Nicole Eisenman

by Donald Goddard

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The gallery space when you walk in the door is cluttered with relentlessly critical objects. Cultural absurdities on either side: on the right wall cutouts of variously uniformed "G.I.Joes" collaged to a board in two phalanxes called Them Vs. Them, on the left wall an informal grid of pages torn out of magazines using art, art situations, artiness, art (celebrities?) as aids to selling products. Blunt expositions of war and art, maybe too blunt, or maybe art makes such bluntness allowable? People want Nicole Eisenman's work to be funny. But that is, often, all they want.
Them vs. Them
Nicole Eisenman © 2000
Them Vs. Them

Anyway, they are jokes, right? An avalanche of jokes follows, most of them combining collage and Eisenman's defiantly direct drawings of figures, among them Ass Rash: The Great Equalizer, The Worst Road-Trip, and, finally, a series of about-to-crash racecars labeled with the names of anti-depressants. Opposite is Big Nick's Soho Tee Shirt Canteen, a makeshift booth in which are displayed a jumble of second-hand clothes and knick-knacks. Culture in disguise, hiding intelligence. Everything has a (very low) value; everything is for sale. At the back of the canteen, half-covered, is a painting by Eisenman, like an ignorable flea-market painting, that is related to a piece on the facing wall called Mummy and Innerchild. It is a story to be unwrapped, a hidden death. The motives are ancient, and the alternative name for the canteen, written on its far side, is "Permanent Jewish Art Exhibition."

Nicole Eisenman's Fishing

Nicole Eisenman © 2000

Sloppy Joe Party
Nicole Eisenman © 2000
Sloppy Joe Party

Then the ambience changes. Death is no longer hidden, but simply transformed. From the clutter of information, slapstick, and obfuscation at the entrance, something like that of the makeshift and mundanely mysterious propagandizing of a church narthex, one passes immediately into the clean, open space of the main gallery, and the mythology begins, one that we must accept at face value, without question, as we accept those grand stained-glass and fresco cycles of the European Middle Ages and Renaissance, being wedded to their time, as they are, and our desires for their time. Eisenman creates scenes of a new society, a new world in which women hunt and feast on the abject bodies of men. The men are dejected and unknowing, half asleep in this cold, seemingly barren world of which they know nothing. Eisenman Painting Fishing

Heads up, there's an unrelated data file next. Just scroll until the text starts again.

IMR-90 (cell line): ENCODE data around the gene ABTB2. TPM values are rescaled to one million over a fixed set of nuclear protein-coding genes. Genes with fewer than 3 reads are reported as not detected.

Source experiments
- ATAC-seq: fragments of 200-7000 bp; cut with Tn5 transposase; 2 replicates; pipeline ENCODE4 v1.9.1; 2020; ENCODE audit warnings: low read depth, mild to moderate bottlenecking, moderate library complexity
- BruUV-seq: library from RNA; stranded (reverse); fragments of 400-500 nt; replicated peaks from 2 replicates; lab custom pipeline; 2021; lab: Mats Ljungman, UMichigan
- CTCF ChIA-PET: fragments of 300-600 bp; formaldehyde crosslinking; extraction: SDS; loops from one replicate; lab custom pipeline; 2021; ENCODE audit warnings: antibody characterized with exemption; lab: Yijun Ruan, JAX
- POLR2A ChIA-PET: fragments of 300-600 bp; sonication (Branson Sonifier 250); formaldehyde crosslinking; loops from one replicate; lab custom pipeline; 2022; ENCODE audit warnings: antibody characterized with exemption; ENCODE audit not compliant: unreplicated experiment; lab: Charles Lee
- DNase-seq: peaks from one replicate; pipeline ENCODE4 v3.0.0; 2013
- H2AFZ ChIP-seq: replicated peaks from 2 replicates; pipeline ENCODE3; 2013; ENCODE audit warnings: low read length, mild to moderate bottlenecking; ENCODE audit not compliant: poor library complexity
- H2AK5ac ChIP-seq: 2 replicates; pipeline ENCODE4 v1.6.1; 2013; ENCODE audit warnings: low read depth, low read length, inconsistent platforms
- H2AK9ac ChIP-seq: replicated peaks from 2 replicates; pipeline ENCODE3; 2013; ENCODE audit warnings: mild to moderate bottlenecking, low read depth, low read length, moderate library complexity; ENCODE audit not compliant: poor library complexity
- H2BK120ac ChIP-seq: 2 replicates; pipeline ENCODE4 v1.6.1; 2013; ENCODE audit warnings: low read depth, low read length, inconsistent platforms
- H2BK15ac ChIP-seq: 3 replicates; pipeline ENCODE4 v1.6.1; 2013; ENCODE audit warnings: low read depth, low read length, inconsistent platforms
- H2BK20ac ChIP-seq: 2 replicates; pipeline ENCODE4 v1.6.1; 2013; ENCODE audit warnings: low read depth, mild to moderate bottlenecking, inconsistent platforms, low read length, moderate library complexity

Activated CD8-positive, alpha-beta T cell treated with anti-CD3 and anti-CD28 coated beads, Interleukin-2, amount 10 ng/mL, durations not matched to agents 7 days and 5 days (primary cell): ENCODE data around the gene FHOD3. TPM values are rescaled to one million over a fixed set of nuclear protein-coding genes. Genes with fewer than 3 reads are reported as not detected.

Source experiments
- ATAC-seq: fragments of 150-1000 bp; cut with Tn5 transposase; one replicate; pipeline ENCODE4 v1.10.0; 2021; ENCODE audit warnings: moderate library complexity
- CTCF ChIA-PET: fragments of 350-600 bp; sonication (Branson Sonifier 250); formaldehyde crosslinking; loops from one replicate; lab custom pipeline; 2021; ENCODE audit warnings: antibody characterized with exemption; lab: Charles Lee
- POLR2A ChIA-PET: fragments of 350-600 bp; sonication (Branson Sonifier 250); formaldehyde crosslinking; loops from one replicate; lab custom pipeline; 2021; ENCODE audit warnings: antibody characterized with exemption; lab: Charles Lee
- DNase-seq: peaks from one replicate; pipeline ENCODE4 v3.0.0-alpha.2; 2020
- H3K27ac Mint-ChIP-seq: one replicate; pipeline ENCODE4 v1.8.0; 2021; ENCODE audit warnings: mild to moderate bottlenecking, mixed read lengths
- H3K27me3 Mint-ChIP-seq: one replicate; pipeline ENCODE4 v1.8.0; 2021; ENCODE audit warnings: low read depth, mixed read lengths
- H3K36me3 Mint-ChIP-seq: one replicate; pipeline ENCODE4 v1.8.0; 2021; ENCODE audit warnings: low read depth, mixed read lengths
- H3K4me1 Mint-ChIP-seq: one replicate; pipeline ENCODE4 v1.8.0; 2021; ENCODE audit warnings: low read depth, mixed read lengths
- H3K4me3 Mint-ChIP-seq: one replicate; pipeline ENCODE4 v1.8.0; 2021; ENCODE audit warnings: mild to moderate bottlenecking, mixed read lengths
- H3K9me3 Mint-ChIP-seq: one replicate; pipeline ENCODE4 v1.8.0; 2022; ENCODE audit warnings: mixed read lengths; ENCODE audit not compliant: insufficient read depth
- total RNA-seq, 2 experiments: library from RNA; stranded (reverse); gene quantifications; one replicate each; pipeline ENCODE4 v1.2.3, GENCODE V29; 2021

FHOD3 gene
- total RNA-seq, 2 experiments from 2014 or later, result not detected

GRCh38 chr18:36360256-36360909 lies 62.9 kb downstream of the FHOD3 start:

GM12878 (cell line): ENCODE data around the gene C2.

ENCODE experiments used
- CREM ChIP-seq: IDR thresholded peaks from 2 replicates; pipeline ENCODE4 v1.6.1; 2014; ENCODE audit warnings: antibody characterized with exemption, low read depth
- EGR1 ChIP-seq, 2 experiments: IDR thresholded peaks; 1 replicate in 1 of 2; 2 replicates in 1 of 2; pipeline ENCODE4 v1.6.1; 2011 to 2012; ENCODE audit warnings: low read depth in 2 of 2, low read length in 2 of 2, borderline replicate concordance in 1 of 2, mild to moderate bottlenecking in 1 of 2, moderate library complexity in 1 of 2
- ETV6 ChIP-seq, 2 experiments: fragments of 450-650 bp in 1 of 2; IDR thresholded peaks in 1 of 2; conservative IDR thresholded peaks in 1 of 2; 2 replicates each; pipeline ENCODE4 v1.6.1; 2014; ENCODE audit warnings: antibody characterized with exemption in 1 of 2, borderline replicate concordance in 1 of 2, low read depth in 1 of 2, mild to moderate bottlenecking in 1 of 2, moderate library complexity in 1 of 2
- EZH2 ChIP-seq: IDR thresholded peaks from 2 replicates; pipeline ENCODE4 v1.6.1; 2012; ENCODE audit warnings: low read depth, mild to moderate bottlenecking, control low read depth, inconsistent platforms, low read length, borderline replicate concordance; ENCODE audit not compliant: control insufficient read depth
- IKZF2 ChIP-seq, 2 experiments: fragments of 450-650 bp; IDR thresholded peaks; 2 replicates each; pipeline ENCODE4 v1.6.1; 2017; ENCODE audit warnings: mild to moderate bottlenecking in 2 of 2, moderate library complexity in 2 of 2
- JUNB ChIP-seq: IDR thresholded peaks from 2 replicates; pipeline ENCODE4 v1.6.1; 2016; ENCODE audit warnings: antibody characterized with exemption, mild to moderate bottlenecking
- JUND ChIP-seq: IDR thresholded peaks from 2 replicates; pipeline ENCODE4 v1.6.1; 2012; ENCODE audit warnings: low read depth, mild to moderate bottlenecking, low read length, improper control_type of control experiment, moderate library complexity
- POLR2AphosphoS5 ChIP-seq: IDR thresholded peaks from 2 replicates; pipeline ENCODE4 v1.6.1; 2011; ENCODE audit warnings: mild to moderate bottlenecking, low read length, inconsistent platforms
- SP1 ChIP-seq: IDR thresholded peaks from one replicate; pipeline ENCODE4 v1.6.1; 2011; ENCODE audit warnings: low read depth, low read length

Nicole Eisenman © 2000
Fishing (Detail)

Their bewildered bravado has finally trapped them. There are no buildings, cultivated lands, or signs of civilization, only landscapes of ice--arctic vastnesses in which women rule. The crucial event, wherein a group of women roast and ingest the flesh of three men, still visible as identical bearded, trussed, and truncated figures, is depicted in a 12-by-30-foot mural called Sloppy Joe Party, drawn directly on one wall. Opposite are two benches from which the spectator, at ease, may contemplate the central power and truth of this vision. And on the wall next to the benches is the single, rather small Portrait of G.I. Joe, the ennobled victim in his succulent, artless youth. Throughout, in this youth and most of the women, reigns an irrevocable melancholy.
Portrait of GI
Nicole Eisenman © 2000
Portrait of a G.I.

In the final room, the drama is played out in a kind of modest triumph, an assumed triumph, as though history had worked out this way. Details of the mythology are presented as they might be in a gallery of a great city museum. Naked figures of reclining women are on fire, directly touched--their passion given universal legitimacy and power--by the sun, in Ozone Beach and Haunted Ocean.

Flocks of men, residue of the G.I.s in Them Vs. Them, are orgasmically contained and feministically shrouded in Man Cloud and Bat Cave. All these paintings represent the classical statement of the triumph. On the end wall are two magical Düreresque portraits, Big Green Head #1 and Big Green Head #2, which cast women as the late medieval-early Renaissance progenitors of our modern world. The figures are dark and meld with the stars and sea, improvements on the G.I. in the previous room, but perhaps essentially the same.

Nicole Eisenman © 2000
Big Green Head #1

Green Head 2
Nicole Eisenman © 2000
Big Green Head #2

It seems strange, as it does with most meaningful art, that the pieces are separately priced and will one day be scattered to the winds.

-- Donald Goddard © 2000

The exhibition was shown at Jack Tilton Gallery, New York, NY 1001

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